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Are Our Days Of Car Diy Numbered?


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I have always loved working on my cars-knowing that I am saving loads of money. But I was lucky enough to be driven in a new Lexus LS the other day and my god it is like the starship enterprise. Looking round the car it looks a daunting task to do anything on it. Not that I would on a new one but consider when its 5-10 years old. Are these new cars just getting too technical? Everything seems to be linked to computers-driving the car for us! It's the same for alot of new cars. Are we all going to have to keep our older models just so we can actually do something with them? Even changing a headlamp bulb in some cars is now a specialist job!

Ant

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I have always loved working on my cars-knowing that I am saving loads of money. But I was lucky enough to be driven in a new Lexus LS the other day and my god it is like the starship enterprise. Looking round the car it looks a daunting task to do anything on it. Not that I would on a new one but consider when its 5-10 years old. Are these new cars just getting too technical? Everything seems to be linked to computers-driving the car for us! It's the same for alot of new cars. Are we all going to have to keep our older models just so we can actually do something with them? Even changing a headlamp bulb in some cars is now a specialist job!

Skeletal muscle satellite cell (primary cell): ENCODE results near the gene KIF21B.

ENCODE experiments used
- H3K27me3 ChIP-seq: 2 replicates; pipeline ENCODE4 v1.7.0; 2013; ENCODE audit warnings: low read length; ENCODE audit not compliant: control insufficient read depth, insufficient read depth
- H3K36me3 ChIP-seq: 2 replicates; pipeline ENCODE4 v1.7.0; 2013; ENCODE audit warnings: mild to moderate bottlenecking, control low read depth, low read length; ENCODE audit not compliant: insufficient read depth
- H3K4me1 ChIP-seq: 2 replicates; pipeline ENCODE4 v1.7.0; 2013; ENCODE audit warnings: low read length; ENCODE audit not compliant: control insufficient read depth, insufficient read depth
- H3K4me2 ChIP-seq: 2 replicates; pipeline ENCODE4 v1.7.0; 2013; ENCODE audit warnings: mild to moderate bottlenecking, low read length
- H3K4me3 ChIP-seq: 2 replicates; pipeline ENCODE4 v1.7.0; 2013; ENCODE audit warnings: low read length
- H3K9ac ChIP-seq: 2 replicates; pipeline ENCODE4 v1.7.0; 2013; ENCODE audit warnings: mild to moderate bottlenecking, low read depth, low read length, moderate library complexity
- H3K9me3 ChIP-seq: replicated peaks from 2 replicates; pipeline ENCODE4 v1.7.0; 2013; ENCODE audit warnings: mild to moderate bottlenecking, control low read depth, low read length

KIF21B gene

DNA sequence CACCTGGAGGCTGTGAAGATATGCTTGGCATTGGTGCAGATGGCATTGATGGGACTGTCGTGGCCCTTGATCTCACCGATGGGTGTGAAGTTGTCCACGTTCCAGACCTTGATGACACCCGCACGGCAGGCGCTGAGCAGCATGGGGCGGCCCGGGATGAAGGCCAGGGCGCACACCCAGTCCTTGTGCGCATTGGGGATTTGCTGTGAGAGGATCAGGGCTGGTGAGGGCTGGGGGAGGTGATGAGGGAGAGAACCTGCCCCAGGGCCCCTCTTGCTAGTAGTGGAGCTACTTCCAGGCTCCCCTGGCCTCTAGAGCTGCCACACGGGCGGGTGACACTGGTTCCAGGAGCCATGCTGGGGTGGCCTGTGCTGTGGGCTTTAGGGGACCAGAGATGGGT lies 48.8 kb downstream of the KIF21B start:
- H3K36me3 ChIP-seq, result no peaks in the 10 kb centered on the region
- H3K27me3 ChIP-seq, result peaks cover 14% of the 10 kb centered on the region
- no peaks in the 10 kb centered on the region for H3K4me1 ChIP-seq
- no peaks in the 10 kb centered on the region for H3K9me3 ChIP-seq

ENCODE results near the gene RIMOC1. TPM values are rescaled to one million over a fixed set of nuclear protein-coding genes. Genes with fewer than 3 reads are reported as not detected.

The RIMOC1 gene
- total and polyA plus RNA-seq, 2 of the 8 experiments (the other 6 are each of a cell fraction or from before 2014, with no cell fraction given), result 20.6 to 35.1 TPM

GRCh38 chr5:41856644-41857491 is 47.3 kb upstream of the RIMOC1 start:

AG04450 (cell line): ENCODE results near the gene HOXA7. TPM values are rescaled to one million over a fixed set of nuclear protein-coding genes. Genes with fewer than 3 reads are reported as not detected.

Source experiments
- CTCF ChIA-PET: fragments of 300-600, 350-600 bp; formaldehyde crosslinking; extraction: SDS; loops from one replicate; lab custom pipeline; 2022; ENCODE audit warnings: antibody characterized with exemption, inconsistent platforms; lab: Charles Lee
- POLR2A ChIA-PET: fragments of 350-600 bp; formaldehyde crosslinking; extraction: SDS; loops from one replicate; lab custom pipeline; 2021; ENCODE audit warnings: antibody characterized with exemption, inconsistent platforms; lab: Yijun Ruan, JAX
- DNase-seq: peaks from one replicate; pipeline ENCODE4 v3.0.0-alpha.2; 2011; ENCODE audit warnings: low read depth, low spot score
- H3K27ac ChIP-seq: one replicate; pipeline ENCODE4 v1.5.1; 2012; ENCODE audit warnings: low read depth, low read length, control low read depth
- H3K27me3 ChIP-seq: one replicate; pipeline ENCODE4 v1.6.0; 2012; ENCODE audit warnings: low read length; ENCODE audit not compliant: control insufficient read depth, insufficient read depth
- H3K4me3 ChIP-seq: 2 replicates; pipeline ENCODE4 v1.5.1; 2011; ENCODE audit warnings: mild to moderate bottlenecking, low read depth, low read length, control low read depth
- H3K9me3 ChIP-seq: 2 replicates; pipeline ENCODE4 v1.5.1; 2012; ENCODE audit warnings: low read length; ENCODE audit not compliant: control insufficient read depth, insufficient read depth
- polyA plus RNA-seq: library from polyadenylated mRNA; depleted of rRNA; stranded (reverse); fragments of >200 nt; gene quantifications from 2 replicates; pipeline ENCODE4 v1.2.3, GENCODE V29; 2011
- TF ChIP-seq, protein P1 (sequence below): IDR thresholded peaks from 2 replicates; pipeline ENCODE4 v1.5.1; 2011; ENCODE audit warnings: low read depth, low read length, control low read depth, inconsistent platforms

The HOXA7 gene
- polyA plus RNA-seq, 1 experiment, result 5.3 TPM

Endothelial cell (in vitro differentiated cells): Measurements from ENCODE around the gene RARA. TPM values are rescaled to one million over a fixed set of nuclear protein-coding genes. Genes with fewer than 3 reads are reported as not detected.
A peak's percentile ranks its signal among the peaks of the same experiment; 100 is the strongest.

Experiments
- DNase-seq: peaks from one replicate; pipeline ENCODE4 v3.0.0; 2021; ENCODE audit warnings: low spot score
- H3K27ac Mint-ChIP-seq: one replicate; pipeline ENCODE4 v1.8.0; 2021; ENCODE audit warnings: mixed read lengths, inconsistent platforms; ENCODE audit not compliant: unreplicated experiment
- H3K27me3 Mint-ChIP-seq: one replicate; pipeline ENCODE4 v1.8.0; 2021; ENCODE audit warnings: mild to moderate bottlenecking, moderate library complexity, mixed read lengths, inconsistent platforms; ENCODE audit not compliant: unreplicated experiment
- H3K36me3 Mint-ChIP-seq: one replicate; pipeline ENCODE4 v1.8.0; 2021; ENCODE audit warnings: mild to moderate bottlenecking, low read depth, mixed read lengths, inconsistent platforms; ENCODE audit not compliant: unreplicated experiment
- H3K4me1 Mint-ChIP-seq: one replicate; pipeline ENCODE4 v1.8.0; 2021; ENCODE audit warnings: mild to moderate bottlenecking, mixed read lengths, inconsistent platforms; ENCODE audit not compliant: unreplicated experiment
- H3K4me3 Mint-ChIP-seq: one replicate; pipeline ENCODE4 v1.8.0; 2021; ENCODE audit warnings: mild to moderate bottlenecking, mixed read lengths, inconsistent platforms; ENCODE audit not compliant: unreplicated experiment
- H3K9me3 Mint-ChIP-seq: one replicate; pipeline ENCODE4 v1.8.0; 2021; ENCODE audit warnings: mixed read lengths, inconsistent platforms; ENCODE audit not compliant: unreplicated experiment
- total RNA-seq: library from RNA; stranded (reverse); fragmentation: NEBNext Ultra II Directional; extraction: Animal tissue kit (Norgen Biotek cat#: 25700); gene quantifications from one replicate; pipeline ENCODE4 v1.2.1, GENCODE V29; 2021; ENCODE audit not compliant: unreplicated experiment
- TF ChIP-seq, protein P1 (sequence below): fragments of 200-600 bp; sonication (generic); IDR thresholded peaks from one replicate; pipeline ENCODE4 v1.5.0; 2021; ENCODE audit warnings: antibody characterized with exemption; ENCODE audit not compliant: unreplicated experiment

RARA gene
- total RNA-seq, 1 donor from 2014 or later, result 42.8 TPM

Ant

I think I asked myself the exact same question when I changed my MkI Golf for a car with an ECU :)

I'm sure after some thorough investigation and a proper diagnostic tool there's still a lot you can do yourself.

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Are we all going to have to keep our older models just so we can actually do something with them?

Ant

Well... I used to be a mechanic. Exactly 40 years ago, I completely disassembled my pride & joy - a £70 XK120 - and modified or replaced with different equipment, every single component except the door locks. Since then the only times I have taken a car to a garage was when I had fuel injection problems.

In November 2003, when I was 57, I was lying under my Golf Git fixing the clutch. I was tired, oily, frozen, and had managed to remove the skin from a couple of knuckles. I decided at this point I had had enough, so after buying the LS the following summer, I now drop off my car and fetch it when it is fixed. (Not quite true, I did adjust the headlamps and also replaced a front air dam which I then busted again about two weeks later.)

I may save money if I did stuff myself, but I have never regretted my decision to 'retire' from intense car DIY.

Perhaps one or two fellow members will have made the same decision ?